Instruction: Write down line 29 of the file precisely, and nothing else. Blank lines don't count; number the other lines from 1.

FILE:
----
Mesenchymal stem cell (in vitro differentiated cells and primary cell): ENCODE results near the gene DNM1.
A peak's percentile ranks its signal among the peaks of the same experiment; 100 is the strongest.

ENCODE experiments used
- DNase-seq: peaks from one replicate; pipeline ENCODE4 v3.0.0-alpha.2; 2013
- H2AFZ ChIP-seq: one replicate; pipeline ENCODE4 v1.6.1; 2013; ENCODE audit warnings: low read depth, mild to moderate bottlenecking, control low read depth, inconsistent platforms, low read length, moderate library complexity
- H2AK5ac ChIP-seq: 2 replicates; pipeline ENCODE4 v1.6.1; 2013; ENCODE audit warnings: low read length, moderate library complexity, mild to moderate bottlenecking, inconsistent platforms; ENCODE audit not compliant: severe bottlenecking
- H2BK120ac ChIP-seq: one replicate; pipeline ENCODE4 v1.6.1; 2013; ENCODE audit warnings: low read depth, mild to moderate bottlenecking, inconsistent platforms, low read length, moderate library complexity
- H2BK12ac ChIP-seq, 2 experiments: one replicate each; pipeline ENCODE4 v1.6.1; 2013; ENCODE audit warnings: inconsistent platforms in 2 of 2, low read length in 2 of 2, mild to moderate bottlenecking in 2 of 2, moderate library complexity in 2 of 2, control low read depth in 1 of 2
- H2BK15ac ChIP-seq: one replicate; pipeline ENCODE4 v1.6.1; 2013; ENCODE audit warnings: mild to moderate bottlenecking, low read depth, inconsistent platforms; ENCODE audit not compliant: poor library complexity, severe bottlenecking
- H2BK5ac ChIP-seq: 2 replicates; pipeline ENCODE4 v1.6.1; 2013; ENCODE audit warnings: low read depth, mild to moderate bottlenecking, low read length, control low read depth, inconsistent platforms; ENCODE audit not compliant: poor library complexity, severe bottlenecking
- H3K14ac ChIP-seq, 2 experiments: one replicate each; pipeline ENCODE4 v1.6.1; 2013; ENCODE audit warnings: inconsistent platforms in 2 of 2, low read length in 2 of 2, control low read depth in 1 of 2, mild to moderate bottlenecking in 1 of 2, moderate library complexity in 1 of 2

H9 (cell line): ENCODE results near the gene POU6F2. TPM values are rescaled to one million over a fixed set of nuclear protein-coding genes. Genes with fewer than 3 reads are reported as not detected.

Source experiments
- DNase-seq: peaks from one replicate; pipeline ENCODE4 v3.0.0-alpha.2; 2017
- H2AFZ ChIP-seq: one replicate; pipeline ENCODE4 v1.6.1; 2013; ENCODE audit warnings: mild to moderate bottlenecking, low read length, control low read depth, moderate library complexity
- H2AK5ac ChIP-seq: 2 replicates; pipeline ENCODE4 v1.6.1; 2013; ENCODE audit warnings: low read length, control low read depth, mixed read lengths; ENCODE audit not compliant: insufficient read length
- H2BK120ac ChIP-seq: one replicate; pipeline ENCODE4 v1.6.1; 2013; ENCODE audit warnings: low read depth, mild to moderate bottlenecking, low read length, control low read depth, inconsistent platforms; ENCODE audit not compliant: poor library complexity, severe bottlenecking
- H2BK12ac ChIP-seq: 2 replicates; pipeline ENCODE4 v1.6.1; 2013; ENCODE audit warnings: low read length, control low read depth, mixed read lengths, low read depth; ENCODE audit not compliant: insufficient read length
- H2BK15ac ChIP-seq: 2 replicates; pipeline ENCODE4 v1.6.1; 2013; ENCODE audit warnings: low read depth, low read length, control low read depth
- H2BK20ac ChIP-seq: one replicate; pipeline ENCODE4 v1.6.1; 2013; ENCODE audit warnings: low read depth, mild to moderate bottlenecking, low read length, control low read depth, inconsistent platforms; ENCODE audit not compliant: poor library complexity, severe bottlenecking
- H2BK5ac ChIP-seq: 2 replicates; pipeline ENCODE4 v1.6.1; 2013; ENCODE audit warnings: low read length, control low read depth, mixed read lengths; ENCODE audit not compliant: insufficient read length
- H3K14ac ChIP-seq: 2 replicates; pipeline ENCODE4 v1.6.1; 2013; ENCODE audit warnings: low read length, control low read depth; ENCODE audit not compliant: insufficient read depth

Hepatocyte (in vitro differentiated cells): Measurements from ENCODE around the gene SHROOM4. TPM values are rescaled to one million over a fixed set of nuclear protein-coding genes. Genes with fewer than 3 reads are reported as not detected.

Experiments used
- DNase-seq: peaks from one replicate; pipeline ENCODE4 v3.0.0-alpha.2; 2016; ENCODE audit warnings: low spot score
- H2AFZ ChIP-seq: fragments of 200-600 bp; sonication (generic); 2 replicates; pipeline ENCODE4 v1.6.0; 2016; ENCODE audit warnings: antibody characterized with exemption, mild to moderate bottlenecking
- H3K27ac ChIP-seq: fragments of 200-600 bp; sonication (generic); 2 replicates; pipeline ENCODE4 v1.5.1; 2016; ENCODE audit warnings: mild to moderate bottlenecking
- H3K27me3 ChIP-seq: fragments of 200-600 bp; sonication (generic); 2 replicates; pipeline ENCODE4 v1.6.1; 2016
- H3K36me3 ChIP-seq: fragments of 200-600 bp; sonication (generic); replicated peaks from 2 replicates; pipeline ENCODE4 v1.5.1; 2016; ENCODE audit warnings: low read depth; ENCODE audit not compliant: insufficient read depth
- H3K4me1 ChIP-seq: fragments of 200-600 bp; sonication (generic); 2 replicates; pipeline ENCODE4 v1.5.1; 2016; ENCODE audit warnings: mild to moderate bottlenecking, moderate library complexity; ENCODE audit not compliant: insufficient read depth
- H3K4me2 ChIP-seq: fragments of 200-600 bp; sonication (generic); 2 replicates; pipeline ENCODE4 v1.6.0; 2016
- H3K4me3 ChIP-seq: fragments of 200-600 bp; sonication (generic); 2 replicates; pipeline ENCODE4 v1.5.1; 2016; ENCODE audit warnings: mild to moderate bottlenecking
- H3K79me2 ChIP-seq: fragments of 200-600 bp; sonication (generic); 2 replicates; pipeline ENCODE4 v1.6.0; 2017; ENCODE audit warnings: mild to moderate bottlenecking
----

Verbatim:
- H3K36me3 ChIP-seq: fragments of 200-600 bp; sonication (generic); replicated peaks from 2 replicates; pipeline ENCODE4 v1.5.1; 2016; ENCODE audit warnings: low read depth; ENCODE audit not compliant: insufficient read depth